Put Convenience Aside:
Reading in America has significantly diminished. The format in which it is presented holds little merit for those who don’t read. Thus the question, which is better: “reading the New York Times in print or digital,” has little substance when appealing to an audience that does not read. Television, the internet, and social networking have been the down falls of reading. Social Networking has been one of the most significant factors in the decline of print reading. For those individuals that spend copious amounts of time on their computers or mobile devices, reading digitally is easier and more convenient. However, understanding and comprehension do not always lend themselves to convenience.
Thus, I put convenience aside and read the print edition of the NYT. I find it to be significantly more beneficial and enjoyable than reading the on-line version. The print edition is much easier on the eyes, it allows for the reader to flip quickly through the sections and pick articles that interest them, and is a substantial thing the reader can hold and touch. Holding the newspaper allows the reader to have a better connection with the articles they are reading.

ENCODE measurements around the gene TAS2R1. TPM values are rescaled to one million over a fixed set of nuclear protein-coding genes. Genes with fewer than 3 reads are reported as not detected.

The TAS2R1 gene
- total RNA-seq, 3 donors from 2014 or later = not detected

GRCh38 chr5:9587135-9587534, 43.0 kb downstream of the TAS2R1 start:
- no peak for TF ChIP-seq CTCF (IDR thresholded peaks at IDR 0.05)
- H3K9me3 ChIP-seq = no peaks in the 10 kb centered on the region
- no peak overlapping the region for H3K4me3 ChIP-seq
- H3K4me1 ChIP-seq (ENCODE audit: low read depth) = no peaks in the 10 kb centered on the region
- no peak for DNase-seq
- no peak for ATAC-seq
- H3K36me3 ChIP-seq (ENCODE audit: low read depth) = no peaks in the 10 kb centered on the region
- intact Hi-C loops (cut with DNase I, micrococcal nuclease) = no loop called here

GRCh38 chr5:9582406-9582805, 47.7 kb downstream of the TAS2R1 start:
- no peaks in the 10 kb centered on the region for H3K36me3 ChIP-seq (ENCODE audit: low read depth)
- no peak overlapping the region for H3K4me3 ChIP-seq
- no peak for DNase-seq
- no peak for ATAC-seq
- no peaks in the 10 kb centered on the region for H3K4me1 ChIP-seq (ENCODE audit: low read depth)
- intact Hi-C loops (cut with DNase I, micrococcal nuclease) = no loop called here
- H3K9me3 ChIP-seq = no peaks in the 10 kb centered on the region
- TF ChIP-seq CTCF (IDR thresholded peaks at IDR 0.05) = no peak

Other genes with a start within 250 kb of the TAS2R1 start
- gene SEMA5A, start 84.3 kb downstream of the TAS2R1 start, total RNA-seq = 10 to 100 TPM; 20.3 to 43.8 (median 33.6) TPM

I find the online version of the NYT to be uninspiring. I spend plenty of time staring at a
computer screen; I don’t need to catch up on world news, social gossip, political forum, and sports statistics on-line. There have been studies that prove that when you read on-line articles you merely skim them, and do not full read and analyze the details of the article.
This diminishes the work done by the writers and columnists. If their work is not being read in its entirety, why should they write the whole article? Writers could just create a graph with a main idea or argument and add a few sub bubbles with concepts, facts, and quotes. Right now this is not an obscure idea. Facebook, Twitter, Tumblr, and Instagram have all dominated the scene for the past few years, and are one of the leading causes for the decreasing interest in the newspaper. Teens and young adults can find statuses, links, memes, and videos on these sites telling them “what’s going on in the world,” so where does that leave the need for newspapers?
While it is clear that there is no true answer as to which format for reading the NYT is better, I have collected and presented reasons why I think the print edition is favorable. It is truly difficult to pick between new age technology and and good old fashion print, when it comes to reading the New York Times.